A physical deviation of the relative positions between the magnetic poles of the detection disk 17 and the magnetic poles of the rotor 14 does not pose a significant problem. In the present embodiment, the rotor 14 has 24 magnetic poles while the detection disk 17 has 144 magnetic poles and the encoder produces 288 output pulses per revolution. The number of output pulses per magnetic pole of the rotor 14 is 12. Assuming that a range of pulse deviation due to physical deviation is one half of the pulse interval, the corresponding range of error is 4.2% (=1/24100%), and a deviation of the corresponding timing for switching the excitation current may be neglected. Accordingly, adjustment of the relative position of the rotor 14 and the disk 17 is not necessary, and the detection of the magnetic poles of the rotor 14, that is, the detection of the rotation angle of the rotor 14 is attained without any adjustment.

A method for driving the motor 7 is now explained with reference to FIGS. 4A to 4C and 5A to 5C. FIGS. 4A to 4C show drive circuits for the motor 7. FIG. 5A shows a drive torque of the motor 7, FIG. 5B shows supply currents to the coils 15A and 15B of the motor 7, and FIG. 5C shows a time chart of base potentials in transistors of the motor drive circuit. As shown in FIGS. 4A to 4C, the coils 15A and 15B are connected to mid-point of a bridge circuit comprising four transistors A1 to A4 or B1 to B4, and reversal currents shown in FIG. 5B are supplied to those coils. The coils are driven in the single phase excitation system, and the torque characteristic thereof is shown by a solid line in FIG. 5A. FIG. 5C shows a time chart of base potentials of the drive transistors A1 to A4 and B1 to B4. The abscissas in FIGS. 5B and 5C are equal to that of the torque characteristic of FIG. 5A.

As seen from those time charts, when one of the coils 15A and 15B is not energized, it is shorted as shown in FIG. 4C. When the coil 15A is excited, the coil 15B is shorted, and when the coil 15B is excited, the coil 15A is shorted. Thus, when one of the two coils 15A and 15B is driven, the other coil functions as a brake. In FIGS. 4A to 4C, D1 to D4 denote diodes which are inserted for effective braking. In FIG. 4A, the coil 15A is excited, and in FIG. 4B, the coil 15B is excited. Arrows indicate the directions of currents flowing in the coils 15A and 15B. In order to stop the motor 7, the coils 15A and 15B are simultaneously shorted as shown in FIG. 4C. By rendering the non-excited coil to function as a brake, the motor can be smoothly stopped.

Referring to FIG. 6, the control operation for the carriage drive motor 7 by the MPU 20 in a record mode is explained. The control operation for other mechanisms by the MPU 20 is not explained here. A control program for a process shown in FIG. 6 is stored in the ROM 21.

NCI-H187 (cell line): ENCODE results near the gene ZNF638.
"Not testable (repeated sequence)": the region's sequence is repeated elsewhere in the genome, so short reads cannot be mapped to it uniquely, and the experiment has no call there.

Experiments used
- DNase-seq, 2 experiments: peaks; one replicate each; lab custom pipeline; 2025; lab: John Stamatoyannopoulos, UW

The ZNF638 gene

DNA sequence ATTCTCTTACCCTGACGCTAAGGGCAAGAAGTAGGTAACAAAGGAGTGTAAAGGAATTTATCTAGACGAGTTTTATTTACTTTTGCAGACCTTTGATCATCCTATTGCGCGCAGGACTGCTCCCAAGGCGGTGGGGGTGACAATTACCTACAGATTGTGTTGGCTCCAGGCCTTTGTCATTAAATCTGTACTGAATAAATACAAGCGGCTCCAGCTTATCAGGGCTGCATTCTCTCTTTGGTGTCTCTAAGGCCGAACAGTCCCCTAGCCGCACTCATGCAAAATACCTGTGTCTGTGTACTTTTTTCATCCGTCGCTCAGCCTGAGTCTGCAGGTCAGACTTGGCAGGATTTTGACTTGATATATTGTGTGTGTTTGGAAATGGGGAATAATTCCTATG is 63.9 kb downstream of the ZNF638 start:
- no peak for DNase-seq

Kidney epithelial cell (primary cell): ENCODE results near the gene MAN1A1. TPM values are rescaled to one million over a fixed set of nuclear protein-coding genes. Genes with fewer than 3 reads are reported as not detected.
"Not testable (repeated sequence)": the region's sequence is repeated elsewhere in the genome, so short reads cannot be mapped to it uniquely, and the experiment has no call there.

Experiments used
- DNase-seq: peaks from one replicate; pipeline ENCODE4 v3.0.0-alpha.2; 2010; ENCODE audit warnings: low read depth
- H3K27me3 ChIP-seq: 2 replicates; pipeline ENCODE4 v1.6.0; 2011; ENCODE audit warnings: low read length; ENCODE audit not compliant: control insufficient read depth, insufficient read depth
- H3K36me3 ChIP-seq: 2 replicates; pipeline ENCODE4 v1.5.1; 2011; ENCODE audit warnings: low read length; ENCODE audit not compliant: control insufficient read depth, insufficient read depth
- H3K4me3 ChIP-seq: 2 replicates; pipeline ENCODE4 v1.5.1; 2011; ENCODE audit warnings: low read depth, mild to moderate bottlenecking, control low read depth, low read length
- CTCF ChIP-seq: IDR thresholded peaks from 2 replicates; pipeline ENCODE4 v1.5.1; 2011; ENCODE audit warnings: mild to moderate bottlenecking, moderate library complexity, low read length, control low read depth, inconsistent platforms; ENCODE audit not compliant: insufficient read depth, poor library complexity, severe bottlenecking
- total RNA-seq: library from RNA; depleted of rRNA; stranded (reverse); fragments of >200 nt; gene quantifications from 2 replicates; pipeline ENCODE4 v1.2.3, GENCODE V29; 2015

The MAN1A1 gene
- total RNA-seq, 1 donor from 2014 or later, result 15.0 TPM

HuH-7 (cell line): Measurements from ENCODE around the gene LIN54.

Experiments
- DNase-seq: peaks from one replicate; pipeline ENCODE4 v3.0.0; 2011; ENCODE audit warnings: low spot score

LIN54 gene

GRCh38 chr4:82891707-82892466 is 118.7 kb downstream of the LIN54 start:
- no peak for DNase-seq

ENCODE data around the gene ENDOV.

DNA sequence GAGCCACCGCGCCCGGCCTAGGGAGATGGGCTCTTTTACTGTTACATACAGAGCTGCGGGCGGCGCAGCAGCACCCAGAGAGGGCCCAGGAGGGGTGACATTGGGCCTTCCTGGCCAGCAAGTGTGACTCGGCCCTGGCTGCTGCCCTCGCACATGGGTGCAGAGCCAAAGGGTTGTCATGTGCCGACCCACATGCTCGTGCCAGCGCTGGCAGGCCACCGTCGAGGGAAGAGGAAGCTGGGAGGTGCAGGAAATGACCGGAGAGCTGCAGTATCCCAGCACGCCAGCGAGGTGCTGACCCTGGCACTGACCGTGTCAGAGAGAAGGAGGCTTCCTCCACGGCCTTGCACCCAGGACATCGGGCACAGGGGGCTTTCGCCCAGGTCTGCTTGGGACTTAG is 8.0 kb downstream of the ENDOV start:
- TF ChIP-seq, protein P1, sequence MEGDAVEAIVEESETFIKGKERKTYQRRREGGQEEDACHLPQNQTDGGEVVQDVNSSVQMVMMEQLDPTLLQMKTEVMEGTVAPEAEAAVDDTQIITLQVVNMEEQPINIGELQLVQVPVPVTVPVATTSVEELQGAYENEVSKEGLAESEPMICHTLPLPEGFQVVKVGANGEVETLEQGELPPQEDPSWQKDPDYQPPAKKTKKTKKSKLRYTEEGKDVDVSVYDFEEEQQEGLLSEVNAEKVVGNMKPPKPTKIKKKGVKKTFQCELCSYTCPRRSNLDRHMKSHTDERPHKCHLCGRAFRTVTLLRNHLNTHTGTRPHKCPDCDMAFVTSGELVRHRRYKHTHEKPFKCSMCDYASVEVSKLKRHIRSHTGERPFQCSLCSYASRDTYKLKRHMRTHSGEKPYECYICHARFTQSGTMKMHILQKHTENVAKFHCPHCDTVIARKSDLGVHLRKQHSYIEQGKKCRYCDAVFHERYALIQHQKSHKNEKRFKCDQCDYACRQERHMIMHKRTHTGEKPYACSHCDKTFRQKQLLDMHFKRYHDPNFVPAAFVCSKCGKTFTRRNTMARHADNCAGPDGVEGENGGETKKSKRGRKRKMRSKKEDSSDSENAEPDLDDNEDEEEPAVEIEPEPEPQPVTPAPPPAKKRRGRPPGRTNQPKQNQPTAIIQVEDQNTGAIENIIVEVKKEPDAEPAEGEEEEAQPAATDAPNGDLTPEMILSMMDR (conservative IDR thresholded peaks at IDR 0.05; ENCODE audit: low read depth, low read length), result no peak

When the printer is powered on, the MPU 20 first initializes in a step S1 to assure a correct relation between the position of the rotor 14 and the count of the counter of the current switching circuit 24.

In a step S2, whether the carriage 2 is at a home position at the left end in FIG. 1 is checked. If it is not, the carriage drive motor 7 is driven in a step S3 to move the carriage to the home position. While position detection to check whether the carriage 1 is at the home position is not illustrated, it may be effected by an optical sensor comprising a light emitting diode and a photo-transistor.

In a step S4, a rotation speed and a rotation direction of the motor 7 are determined in accordance with the record mode indicated by a host system (not shown), and the number of drive pulses for the carriage drive motor 7 is determined based on the number of characters per line.

A signal indicating a motor rotation speed is supplied to the motor speed control circuit 23. In a step S5, the carriage drive motor 7 is started by the current switching circuit 24. Thus, the carriage 1 is started. As the carriage drive motor 7 is started, the MPU 20 starts to count the output pulses of the encoder 25.

In a step S6, whether the carriage 1 has reached a print start position is checked based, on the count of the output pulses, and if it has reached that position, the recording head 2 is driven in a step S7 to start printing.

In a step S8, whether the carriage 1 has reached a print end position of the line is checked based on the count of the output pulse of the encoder 25, and if it has reached that position, the print operation of the recording head 4 is stopped in a step S9 to terminate the printing of the line. In a step S10, a stop signal is supplied to the current switching circuit 24, which responds to the stop signal to short the coil of the carriage drive motor 7 to stop the motor 7.